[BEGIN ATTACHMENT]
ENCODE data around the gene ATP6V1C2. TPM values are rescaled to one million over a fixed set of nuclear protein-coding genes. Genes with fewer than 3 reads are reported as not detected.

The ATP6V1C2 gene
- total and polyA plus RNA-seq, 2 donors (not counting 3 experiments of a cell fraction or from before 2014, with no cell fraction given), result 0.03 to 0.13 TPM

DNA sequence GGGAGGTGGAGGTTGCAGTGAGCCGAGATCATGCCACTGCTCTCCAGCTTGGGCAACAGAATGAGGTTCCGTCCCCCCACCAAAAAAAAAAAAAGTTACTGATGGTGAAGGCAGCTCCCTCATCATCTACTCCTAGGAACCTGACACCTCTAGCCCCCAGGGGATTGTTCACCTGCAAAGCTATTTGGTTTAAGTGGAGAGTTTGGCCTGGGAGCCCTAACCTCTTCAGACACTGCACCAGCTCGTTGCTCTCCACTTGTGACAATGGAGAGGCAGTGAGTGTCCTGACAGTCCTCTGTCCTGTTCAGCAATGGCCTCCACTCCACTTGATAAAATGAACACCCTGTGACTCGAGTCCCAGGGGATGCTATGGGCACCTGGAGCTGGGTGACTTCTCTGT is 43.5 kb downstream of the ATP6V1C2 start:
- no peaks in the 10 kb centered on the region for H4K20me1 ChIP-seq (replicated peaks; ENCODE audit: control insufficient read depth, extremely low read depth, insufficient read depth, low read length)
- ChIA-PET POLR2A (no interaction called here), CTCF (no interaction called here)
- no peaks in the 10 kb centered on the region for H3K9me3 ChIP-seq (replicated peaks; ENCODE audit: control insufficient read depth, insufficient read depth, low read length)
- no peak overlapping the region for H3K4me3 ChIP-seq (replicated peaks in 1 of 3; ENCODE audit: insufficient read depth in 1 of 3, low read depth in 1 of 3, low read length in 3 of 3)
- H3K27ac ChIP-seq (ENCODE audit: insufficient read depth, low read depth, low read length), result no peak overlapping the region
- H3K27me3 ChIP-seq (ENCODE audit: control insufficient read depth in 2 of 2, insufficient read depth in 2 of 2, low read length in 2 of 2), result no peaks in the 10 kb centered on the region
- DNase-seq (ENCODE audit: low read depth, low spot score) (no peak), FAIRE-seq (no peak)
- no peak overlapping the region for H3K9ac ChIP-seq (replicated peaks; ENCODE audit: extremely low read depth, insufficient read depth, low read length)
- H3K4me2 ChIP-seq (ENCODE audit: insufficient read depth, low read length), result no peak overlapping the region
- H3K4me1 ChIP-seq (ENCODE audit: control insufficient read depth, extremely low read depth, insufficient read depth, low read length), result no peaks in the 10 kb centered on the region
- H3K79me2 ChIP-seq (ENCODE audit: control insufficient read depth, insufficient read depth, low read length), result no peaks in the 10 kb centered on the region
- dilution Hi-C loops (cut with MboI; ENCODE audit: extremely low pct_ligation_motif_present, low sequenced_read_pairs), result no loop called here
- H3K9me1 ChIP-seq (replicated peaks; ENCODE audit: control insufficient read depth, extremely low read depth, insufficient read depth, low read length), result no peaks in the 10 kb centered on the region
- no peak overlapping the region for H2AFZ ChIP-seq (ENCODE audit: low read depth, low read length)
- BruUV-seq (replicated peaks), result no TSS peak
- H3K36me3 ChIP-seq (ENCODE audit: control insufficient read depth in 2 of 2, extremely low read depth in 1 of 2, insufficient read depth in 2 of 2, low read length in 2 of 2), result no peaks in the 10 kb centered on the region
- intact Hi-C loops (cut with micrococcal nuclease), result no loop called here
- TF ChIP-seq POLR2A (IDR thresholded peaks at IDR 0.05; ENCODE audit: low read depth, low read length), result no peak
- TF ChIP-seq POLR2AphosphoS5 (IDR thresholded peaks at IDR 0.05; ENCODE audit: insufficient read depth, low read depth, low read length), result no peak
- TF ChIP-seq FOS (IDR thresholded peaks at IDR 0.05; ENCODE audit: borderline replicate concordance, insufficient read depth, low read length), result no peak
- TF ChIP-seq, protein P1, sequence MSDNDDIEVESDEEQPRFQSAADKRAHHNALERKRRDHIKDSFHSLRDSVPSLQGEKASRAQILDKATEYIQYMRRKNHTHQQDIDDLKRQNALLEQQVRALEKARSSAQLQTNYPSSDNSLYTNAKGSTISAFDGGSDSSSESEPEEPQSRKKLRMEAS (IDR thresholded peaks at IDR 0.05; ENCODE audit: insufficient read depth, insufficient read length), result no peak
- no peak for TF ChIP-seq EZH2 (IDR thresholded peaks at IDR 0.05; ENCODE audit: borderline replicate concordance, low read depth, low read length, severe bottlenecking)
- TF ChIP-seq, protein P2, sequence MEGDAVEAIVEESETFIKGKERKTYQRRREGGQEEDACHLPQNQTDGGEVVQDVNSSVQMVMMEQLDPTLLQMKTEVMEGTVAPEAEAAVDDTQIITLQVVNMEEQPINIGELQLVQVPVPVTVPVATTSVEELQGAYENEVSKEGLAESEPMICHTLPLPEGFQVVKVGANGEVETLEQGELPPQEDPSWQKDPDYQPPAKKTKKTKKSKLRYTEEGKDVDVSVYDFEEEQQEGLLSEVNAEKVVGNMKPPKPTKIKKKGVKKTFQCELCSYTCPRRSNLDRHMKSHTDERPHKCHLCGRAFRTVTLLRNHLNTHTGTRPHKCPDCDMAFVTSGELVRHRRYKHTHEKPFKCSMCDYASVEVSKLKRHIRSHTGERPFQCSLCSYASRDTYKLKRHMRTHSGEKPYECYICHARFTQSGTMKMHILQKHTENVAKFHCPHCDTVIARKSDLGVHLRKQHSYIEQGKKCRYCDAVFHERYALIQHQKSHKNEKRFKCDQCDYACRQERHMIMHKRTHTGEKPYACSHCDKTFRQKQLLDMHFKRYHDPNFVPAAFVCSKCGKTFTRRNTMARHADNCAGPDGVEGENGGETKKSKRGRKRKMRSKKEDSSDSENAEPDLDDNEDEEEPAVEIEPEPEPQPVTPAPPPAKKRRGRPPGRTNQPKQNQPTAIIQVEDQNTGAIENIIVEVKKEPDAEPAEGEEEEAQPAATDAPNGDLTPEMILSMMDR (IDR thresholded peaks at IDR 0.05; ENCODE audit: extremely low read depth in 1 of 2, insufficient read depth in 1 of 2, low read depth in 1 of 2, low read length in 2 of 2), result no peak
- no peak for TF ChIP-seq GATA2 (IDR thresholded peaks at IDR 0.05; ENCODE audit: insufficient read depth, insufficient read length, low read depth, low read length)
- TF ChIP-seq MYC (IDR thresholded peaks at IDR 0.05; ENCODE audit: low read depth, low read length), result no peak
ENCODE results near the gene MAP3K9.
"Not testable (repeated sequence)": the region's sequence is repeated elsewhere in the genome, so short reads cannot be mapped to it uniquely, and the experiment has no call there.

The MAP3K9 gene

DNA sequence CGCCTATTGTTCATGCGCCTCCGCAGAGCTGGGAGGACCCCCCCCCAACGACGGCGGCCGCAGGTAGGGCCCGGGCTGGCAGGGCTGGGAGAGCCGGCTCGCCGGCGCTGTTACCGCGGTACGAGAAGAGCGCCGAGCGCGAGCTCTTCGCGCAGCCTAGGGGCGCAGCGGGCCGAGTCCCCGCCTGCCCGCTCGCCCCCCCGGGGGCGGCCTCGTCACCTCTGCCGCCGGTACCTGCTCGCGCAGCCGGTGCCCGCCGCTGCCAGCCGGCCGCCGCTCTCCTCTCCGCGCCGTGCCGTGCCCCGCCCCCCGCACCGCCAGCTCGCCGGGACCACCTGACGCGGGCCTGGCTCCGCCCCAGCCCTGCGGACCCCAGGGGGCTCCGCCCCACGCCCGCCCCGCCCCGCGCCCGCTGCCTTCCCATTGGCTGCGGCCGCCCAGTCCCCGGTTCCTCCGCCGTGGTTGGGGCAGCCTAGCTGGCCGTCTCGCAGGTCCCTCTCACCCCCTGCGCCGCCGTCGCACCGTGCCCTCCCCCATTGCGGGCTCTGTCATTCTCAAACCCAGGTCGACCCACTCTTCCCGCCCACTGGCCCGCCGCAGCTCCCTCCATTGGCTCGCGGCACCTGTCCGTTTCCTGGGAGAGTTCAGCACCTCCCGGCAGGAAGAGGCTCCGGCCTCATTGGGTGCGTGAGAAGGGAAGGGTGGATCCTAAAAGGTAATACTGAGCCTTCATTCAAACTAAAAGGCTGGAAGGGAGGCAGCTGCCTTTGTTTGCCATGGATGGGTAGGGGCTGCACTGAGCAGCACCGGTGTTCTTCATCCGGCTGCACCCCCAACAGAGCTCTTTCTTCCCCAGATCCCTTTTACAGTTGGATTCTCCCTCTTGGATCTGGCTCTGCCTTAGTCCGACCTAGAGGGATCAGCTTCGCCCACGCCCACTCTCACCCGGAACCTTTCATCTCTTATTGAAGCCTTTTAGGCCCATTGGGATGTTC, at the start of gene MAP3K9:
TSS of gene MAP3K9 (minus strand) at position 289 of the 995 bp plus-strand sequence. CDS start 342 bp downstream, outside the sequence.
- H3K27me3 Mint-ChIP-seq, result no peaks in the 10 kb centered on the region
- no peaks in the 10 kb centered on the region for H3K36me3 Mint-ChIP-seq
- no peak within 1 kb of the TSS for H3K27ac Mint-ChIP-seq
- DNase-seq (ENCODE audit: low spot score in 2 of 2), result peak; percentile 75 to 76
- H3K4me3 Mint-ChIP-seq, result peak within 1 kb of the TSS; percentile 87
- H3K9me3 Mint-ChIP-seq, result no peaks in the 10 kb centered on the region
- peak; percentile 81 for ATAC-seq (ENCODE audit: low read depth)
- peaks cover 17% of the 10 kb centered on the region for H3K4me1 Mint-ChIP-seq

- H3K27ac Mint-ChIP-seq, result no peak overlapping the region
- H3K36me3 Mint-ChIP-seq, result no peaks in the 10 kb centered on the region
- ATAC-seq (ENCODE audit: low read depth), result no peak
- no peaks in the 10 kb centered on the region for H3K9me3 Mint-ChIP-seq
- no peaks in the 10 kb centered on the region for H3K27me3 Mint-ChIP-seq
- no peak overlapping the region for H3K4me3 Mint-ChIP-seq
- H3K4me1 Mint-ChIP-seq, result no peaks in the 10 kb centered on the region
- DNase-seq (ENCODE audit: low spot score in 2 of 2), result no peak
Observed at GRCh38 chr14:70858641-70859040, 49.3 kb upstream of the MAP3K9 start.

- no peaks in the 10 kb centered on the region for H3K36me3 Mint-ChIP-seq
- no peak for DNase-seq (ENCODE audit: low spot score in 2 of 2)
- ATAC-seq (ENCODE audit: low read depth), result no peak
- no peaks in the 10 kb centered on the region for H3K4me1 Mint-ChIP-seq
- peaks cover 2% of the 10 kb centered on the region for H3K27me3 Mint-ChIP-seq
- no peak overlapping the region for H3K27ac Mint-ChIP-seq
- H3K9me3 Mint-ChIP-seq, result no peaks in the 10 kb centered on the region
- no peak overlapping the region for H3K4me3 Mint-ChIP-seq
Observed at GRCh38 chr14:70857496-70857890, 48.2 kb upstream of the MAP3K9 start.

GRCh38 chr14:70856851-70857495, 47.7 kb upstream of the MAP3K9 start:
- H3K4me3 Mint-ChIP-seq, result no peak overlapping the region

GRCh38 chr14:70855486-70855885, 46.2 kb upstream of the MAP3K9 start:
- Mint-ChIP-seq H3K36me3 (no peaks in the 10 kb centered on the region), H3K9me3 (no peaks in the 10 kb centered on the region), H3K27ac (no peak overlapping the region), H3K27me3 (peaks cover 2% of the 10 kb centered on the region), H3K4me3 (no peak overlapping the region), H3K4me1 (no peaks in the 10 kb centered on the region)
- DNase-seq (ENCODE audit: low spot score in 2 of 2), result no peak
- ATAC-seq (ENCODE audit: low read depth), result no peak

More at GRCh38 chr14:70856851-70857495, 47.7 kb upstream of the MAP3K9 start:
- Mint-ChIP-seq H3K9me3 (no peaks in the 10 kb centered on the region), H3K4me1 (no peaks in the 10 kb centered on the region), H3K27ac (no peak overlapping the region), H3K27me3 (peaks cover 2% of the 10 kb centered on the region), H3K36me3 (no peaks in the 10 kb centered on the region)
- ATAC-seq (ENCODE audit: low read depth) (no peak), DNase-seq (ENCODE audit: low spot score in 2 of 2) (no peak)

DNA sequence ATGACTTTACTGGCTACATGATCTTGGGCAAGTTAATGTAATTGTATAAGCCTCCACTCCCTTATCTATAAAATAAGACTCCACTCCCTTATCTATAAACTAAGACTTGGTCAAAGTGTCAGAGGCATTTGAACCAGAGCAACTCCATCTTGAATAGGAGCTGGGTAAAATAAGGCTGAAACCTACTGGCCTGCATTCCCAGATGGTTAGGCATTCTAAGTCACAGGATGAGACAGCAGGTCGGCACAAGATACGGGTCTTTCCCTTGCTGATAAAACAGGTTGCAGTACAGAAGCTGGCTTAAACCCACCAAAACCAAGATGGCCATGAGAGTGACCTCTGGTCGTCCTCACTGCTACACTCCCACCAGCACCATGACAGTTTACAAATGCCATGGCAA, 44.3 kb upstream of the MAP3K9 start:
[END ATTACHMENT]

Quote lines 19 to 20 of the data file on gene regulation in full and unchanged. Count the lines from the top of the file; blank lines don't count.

- BruUV-seq (replicated peaks), result no TSS peak
- H3K36me3 ChIP-seq (ENCODE audit: control insufficient read depth in 2 of 2, extremely low read depth in 1 of 2, insufficient read depth in 2 of 2, low read length in 2 of 2), result no peaks in the 10 kb centered on the region